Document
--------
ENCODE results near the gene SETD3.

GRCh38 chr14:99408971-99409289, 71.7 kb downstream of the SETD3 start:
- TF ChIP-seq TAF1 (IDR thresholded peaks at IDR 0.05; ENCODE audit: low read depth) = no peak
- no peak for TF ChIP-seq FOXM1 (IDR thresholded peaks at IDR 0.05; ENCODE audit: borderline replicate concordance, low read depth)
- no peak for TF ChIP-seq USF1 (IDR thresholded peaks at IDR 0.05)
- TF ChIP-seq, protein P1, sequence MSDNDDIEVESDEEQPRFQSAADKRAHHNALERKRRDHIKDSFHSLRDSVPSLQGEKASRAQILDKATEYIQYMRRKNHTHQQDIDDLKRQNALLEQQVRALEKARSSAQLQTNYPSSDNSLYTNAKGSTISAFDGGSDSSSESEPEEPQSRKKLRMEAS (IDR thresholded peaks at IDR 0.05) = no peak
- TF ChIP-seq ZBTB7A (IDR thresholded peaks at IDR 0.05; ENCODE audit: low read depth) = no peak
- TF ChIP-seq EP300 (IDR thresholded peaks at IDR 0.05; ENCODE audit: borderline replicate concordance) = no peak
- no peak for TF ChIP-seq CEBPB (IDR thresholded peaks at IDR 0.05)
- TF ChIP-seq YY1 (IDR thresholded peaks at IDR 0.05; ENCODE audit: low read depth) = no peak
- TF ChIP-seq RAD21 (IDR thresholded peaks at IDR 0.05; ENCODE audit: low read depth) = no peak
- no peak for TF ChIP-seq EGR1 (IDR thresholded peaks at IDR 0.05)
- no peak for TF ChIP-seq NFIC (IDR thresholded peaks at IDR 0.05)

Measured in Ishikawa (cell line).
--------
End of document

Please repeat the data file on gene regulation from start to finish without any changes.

ENCODE results near the gene SETD3.

GRCh38 chr14:99408971-99409289, 71.7 kb downstream of the SETD3 start:
- TF ChIP-seq TAF1 (IDR thresholded peaks at IDR 0.05; ENCODE audit: low read depth) = no peak
- no peak for TF ChIP-seq FOXM1 (IDR thresholded peaks at IDR 0.05; ENCODE audit: borderline replicate concordance, low read depth)
- no peak for TF ChIP-seq USF1 (IDR thresholded peaks at IDR 0.05)
- TF ChIP-seq, protein P1, sequence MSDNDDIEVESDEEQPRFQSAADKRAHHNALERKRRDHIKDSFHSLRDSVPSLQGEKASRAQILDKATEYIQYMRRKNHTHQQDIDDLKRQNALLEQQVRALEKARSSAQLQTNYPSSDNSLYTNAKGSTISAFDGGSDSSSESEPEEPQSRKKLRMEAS (IDR thresholded peaks at IDR 0.05) = no peak
- TF ChIP-seq ZBTB7A (IDR thresholded peaks at IDR 0.05; ENCODE audit: low read depth) = no peak
- TF ChIP-seq EP300 (IDR thresholded peaks at IDR 0.05; ENCODE audit: borderline replicate concordance) = no peak
- no peak for TF ChIP-seq CEBPB (IDR thresholded peaks at IDR 0.05)
- TF ChIP-seq YY1 (IDR thresholded peaks at IDR 0.05; ENCODE audit: low read depth) = no peak
- TF ChIP-seq RAD21 (IDR thresholded peaks at IDR 0.05; ENCODE audit: low read depth) = no peak
- no peak for TF ChIP-seq EGR1 (IDR thresholded peaks at IDR 0.05)
- no peak for TF ChIP-seq NFIC (IDR thresholded peaks at IDR 0.05)

Measured in Ishikawa (cell line).